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Hong Kong Politics April 2020

Hong Kong: Second additional round of fiscal stimulus approved in April; fiscal deficit now expected to reach a historic high

The coronavirus pandemic and subsequent containment measures have hammered an already-battered economy, prompting the government to approve another round of fiscal stimulus, amounting to HKD 137.5 billion (USD 17.7 billion)—approximately 4.8% of GDP. This adds to the HKD 30 billion Anti-Epidemic Fund approved on 21 February and the HKD 120 billion relief package included in this year’s budget. In total, the government has now approved a fiscal response to the pandemic worth HKD 287.5 billion (USD 37.1 billion)—approximately 10% of GDP.

The latest round of fiscal stimulus, which was unveiled by Hong Kong’s chief executive on 8 April, seeks to limit job losses; relieve the financial burden for businesses and households; and facilitate a strong recovery once the pandemic subsides. The plan will deploy HKD 120.5 billion to the Anti-Epidemic Fund, HKD 11.7 billion to the Loan Guarantee Scheme and HKD 3.5 billion to the Comprehensive Social Security Assistance Scheme.

The majority of the additional stimulus put into the Anti-Epidemic Fund will be directed towards wage subsidies for eligible employers to retain workers. The government will subsidize 50% of wages, which is capped at HKD 18,000 per month for a six-month period and is projected to cost up to HKD 80 billion (USD 10.3 billion). In total, the government’s is backing HKD 183 billion (USD 23.6 billion) worth of liquidity with its Loan Guarantee Scheme. A number of direct support and payment deferrals also make up a chunk of the new stimulus spending and should temporarily relieve the economic burden facing households and businesses.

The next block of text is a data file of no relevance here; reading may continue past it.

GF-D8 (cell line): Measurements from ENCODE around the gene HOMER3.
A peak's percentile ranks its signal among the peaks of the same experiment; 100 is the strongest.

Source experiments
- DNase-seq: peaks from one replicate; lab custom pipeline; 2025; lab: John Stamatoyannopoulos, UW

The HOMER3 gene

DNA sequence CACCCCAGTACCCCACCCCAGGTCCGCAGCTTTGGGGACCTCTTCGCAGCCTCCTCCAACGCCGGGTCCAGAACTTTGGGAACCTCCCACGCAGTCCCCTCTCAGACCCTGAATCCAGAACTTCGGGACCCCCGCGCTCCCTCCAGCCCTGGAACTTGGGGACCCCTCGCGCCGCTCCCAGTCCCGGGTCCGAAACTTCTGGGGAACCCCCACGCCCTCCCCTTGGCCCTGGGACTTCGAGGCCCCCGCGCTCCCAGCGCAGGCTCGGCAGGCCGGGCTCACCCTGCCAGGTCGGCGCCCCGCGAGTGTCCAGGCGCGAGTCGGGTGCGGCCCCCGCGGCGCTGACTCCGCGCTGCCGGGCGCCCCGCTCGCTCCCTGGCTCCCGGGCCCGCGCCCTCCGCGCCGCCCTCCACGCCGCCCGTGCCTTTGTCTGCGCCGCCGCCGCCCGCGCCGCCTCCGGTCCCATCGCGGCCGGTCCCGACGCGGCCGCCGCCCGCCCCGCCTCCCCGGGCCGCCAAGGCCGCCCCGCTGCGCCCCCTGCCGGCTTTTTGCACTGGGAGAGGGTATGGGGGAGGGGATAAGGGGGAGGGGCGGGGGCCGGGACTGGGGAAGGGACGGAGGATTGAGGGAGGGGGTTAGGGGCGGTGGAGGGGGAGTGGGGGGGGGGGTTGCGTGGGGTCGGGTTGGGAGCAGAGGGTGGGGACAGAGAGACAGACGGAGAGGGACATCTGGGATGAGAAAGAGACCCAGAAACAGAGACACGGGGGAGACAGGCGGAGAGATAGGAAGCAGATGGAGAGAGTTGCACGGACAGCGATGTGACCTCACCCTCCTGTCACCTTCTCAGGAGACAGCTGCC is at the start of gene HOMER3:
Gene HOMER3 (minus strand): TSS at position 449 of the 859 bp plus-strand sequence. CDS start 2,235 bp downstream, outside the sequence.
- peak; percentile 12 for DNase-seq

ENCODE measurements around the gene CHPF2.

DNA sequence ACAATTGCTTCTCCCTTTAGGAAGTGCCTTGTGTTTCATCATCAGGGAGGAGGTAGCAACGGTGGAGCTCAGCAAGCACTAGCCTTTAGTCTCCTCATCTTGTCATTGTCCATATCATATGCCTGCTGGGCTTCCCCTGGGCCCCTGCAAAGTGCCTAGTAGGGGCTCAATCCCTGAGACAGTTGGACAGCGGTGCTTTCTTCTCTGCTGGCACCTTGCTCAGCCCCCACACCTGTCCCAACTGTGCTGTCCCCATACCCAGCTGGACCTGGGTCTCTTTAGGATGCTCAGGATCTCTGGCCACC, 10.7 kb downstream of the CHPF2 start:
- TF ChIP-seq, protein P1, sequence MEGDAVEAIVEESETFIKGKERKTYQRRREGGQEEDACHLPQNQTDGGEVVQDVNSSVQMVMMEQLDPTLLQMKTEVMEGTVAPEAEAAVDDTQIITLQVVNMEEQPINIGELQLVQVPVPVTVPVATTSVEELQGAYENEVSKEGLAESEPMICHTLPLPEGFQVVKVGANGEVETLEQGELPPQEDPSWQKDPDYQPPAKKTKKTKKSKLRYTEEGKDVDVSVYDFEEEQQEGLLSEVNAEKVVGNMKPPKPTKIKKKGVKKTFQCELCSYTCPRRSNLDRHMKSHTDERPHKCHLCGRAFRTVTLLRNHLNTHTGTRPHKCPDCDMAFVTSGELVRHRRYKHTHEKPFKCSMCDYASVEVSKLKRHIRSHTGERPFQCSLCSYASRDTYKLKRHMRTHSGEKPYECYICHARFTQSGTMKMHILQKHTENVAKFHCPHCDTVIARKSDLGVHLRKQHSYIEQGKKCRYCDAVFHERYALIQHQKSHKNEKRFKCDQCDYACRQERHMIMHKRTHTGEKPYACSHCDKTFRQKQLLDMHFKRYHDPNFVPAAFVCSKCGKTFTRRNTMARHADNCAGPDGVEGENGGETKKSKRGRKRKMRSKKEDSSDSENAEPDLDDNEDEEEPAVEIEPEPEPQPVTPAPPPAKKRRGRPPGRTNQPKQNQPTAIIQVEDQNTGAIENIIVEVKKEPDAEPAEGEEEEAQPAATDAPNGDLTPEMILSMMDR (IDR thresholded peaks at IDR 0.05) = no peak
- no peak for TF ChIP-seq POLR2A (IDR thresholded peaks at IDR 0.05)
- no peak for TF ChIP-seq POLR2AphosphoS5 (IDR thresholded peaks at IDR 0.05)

Overall, the government expects the additional measures to increase the fiscal deficit for 2020-2021 from HKD 139.1 billion to HKD 276.6 billion (approximately 4.8% of GDP to 9.5% of GDP). This would represent the largest deficit on record, dwarfing the 4.6% fiscal deficit in 2002—which corresponds to the increased spending during the SARS outbreak.

Following the approval of the new fiscal stimulus on 18 April, Fitch Ratings downgraded Hong Kong’s Long-Term Default Rating to AA- from AA, and changed the outlook from “negative” to “stable”.

Explaining why it lowered Hong Kong’s default rating, Fitch Ratings noted:

“After prolonged social unrest in 2019, Hong Kong’s economy is facing a second major shock from the emergence of the COVID-19 pandemic in January. Government and society-wide social distancing efforts to contain the virus’s spread have led to a contraction in economic activity and rise in unemployment, prompting policymakers to announce the most expansionary budget in the territory’s history. These challenges have compounded negative rating trends already in place from the reputational damage that anti-government protests were inflicting on international perceptions of Hong Kong’s business environment and political stability.”

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